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Re: [RFI] Non-RF sensitive hardwired smoke/fire alarms?

To: RFI List <rfi@contesting.com>
Subject: Re: [RFI] Non-RF sensitive hardwired smoke/fire alarms?
From: "W5JR.Mike" <w5jr.mike@gmail.com>
Date: Fri, 11 Jul 2014 18:04:05 -0400
List-post: <rfi@contesting.com">mailto:rfi@contesting.com>
I have a wired First Alert smoke and carbon monoxide unit (SC9120B) in the 
stair well outside the ham shack. At 50w and above on just about all bands 
160-10, it goes off. The other non First Alert units on the alarm system over 
in the main part of the house are I effect even at 1500w. This is a new house, 
so looks like I will be changing it out for the Kidde model!!

Mike / W5JR

> On Jul 9, 2014, at 11:25 PM, Kelly Johnson <n6kj.kelly@gmail.com> wrote:
> I would also be interested to hear about others' experience with hardwired
> smoke/fire/CO2 detectors.  Building codes now require new construction to
> have hardwired/interconnected smoke detectors.  I read lots of horror
> stories about hardwired smoke detectors on the web.  All of the ionization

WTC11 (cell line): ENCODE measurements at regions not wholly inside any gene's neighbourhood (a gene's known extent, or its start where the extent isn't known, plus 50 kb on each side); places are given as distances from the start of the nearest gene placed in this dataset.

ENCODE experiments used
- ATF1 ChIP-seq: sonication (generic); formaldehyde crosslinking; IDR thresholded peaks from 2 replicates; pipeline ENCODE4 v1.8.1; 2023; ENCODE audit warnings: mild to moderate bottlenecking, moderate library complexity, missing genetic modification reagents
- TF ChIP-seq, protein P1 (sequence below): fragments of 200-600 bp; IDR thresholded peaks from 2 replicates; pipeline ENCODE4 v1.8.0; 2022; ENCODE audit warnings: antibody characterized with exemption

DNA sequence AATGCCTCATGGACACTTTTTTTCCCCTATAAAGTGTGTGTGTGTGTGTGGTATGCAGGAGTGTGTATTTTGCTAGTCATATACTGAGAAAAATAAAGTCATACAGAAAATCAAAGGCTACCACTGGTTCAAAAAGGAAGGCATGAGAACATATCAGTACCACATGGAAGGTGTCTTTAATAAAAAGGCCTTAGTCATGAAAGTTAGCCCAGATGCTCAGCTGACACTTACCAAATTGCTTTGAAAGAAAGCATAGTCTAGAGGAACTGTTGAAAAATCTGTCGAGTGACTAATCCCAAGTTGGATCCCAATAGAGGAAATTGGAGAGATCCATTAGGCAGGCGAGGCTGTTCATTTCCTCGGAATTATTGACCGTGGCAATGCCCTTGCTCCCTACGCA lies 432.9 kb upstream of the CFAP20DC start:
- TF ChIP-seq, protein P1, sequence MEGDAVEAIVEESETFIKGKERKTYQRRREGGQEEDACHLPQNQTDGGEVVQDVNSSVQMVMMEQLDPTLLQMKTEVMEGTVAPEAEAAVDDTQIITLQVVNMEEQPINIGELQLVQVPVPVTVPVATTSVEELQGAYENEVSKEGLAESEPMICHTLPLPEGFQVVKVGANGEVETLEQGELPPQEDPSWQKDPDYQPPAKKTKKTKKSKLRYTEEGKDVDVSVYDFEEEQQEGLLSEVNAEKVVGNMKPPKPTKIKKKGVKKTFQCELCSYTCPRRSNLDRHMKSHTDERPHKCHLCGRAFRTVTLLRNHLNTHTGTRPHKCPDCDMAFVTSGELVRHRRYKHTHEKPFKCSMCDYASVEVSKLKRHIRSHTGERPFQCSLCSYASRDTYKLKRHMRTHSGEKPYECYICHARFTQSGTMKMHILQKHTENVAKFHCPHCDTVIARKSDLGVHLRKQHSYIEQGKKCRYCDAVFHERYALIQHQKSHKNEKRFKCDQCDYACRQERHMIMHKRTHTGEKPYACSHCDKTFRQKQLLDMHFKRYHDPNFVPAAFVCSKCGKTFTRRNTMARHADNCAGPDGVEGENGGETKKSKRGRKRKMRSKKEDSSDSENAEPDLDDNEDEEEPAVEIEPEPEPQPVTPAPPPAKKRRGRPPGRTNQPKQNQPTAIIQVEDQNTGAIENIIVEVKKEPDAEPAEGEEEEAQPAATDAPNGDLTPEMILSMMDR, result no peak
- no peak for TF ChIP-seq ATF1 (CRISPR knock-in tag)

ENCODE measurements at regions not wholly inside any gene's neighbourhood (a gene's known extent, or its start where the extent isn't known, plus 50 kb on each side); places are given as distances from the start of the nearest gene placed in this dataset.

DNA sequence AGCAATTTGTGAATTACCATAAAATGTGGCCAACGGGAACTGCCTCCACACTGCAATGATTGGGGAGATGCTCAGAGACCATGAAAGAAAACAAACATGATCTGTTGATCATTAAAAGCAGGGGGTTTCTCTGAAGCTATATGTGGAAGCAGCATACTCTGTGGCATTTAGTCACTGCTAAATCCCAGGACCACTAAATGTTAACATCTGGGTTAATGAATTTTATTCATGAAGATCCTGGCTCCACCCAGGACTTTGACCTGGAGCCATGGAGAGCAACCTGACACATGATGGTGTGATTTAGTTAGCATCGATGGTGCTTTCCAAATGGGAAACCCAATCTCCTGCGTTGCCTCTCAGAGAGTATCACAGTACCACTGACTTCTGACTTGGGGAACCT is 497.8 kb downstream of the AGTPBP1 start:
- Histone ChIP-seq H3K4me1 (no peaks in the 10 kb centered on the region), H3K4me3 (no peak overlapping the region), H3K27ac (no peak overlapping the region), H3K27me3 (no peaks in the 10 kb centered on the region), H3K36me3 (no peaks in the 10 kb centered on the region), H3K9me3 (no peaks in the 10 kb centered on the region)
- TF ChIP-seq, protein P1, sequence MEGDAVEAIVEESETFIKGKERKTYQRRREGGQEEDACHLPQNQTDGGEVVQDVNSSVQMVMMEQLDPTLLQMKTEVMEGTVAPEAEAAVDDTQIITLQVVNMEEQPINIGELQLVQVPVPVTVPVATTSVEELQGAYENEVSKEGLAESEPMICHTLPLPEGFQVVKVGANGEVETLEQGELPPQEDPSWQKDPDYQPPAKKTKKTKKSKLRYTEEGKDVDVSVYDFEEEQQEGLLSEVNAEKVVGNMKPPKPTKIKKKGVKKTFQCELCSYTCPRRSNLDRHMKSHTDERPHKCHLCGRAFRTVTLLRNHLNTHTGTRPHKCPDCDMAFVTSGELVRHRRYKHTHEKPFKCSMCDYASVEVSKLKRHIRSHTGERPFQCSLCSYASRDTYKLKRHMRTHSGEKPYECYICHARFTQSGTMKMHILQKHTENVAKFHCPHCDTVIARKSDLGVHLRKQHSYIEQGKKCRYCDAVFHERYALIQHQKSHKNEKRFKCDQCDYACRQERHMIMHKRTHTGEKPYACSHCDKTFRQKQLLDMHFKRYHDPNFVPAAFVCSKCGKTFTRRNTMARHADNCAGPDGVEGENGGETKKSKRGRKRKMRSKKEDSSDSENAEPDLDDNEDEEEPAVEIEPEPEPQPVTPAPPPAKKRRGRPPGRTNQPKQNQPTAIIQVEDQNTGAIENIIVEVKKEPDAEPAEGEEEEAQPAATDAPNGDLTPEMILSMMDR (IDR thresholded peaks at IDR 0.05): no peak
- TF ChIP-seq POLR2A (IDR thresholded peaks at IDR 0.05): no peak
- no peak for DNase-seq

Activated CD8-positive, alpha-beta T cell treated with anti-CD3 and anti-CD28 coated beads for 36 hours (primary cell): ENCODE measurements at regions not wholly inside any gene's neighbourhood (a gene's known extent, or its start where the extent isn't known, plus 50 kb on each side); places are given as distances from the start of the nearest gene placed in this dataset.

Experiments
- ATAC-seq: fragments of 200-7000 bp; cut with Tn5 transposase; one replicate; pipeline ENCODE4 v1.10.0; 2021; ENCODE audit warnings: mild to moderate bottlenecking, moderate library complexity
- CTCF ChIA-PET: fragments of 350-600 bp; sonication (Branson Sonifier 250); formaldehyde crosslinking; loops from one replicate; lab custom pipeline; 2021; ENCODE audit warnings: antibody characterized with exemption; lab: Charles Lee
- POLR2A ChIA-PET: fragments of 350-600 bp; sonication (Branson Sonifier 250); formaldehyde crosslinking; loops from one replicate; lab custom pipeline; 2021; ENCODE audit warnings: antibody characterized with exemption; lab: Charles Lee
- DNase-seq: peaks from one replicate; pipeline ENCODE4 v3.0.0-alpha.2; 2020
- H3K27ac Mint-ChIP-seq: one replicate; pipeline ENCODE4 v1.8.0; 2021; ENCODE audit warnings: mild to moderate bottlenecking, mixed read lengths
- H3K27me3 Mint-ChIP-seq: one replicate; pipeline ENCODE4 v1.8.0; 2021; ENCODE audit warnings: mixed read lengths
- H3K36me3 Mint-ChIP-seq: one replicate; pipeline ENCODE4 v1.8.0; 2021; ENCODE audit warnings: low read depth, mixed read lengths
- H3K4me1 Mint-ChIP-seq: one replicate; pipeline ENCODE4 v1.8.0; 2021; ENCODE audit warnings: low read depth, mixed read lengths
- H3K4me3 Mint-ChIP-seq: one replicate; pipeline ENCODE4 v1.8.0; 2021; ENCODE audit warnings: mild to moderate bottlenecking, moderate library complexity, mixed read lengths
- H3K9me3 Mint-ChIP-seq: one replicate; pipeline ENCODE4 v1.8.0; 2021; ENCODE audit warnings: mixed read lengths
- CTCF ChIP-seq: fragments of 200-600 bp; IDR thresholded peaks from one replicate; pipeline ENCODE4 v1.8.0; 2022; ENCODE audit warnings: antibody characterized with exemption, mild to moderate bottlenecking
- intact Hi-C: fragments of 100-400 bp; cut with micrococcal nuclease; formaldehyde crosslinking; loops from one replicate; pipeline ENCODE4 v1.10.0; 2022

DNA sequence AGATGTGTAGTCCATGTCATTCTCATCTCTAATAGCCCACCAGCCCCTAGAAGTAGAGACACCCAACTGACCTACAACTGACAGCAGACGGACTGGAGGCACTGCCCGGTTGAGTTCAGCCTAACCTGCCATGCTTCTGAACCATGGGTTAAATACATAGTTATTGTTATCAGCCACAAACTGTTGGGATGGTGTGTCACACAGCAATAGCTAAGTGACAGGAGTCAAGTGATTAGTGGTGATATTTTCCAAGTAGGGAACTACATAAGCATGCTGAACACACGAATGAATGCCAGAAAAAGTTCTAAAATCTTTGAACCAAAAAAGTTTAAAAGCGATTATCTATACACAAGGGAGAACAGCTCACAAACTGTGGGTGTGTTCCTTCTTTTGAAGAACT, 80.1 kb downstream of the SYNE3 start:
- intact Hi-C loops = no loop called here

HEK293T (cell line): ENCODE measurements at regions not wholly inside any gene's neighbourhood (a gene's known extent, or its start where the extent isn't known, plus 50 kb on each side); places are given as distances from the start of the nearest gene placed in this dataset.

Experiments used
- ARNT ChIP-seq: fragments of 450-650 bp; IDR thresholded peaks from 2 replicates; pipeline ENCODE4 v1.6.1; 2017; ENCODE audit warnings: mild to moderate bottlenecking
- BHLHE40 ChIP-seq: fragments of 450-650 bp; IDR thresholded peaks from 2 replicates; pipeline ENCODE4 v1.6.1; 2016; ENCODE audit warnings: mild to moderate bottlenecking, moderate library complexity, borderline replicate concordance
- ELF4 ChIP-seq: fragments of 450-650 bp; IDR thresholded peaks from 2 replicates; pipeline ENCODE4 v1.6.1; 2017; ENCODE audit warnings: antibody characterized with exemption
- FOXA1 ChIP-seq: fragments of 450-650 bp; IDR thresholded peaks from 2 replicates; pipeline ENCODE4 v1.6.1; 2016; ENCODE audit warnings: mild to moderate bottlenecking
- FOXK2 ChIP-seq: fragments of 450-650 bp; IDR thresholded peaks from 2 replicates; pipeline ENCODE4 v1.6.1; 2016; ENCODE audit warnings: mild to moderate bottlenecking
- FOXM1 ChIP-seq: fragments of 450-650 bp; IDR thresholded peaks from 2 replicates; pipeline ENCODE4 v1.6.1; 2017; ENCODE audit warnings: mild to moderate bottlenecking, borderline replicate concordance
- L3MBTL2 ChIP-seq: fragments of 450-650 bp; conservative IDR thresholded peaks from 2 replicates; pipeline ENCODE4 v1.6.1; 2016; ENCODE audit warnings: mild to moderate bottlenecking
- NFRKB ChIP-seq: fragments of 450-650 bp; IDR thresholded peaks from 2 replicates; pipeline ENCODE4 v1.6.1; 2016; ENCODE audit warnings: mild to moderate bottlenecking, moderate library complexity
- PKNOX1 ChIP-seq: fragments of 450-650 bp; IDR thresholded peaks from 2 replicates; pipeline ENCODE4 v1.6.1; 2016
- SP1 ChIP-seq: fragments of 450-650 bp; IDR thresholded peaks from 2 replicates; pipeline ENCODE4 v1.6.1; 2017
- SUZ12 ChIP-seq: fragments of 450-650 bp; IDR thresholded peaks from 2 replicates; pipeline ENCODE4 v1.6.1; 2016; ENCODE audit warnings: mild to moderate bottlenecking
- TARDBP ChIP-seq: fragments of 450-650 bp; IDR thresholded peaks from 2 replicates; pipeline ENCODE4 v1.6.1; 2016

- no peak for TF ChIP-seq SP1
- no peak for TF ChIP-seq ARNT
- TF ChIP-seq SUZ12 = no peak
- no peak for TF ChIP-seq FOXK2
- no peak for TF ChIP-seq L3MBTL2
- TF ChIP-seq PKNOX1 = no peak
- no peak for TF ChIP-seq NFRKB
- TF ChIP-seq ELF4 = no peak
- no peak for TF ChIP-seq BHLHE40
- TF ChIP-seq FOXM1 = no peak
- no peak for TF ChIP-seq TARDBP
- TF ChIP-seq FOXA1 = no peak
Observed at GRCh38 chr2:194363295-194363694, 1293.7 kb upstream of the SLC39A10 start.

> type smoke detectors and CO2 detectors in my house have no RFI/EMI
> problems, but both of the photoelectric fire detectors chirp when I run
> QRO.  I have to pull out the battery when I run QRO.  That wouldn't be so
> easy with a hardwired detector, so I'd like to know how to avoid problems.
> Will ferrite beads on the leads be sufficient?  Are there brands that are
> known to be less problematic?
>> On Mon, Jul 7, 2014 at 10:20 PM, Kelly Johnson <n6kj.kelly@gmail.com> wrote:
>> I am looking for high efficiency lighting (CFL/LED) for a new kitchen, but
>> I don't want an increase in RFI as a result.  Building codes now require at
>> least 50% of the wattage in the kitchen to be from high efficiency (ie.
>> non-incandescent) lighting.  No, I don't want to install high efficiency
>> stuff and then replace it after the inspector leaves.
>> I read the Oct 2013 QST article on this topic and it basically suggests
>> that most name-brand LED lights with FCC approvals will probably be ok, but
>> it's a bit of a gamble.  They suggest trying various brands, etc.
>> Since this is a brand new kitchen, I may have more options than just
>> looking for low-RFI bulbs.  All of the electrical will be getting done from
>> scratch.  Are there things others have done in their new construction to
>> use high efficiency lighting without an increase in RFI?  I'm looking for
>> known solutions.  I'm looking for people that have actually installed
>> things that work.
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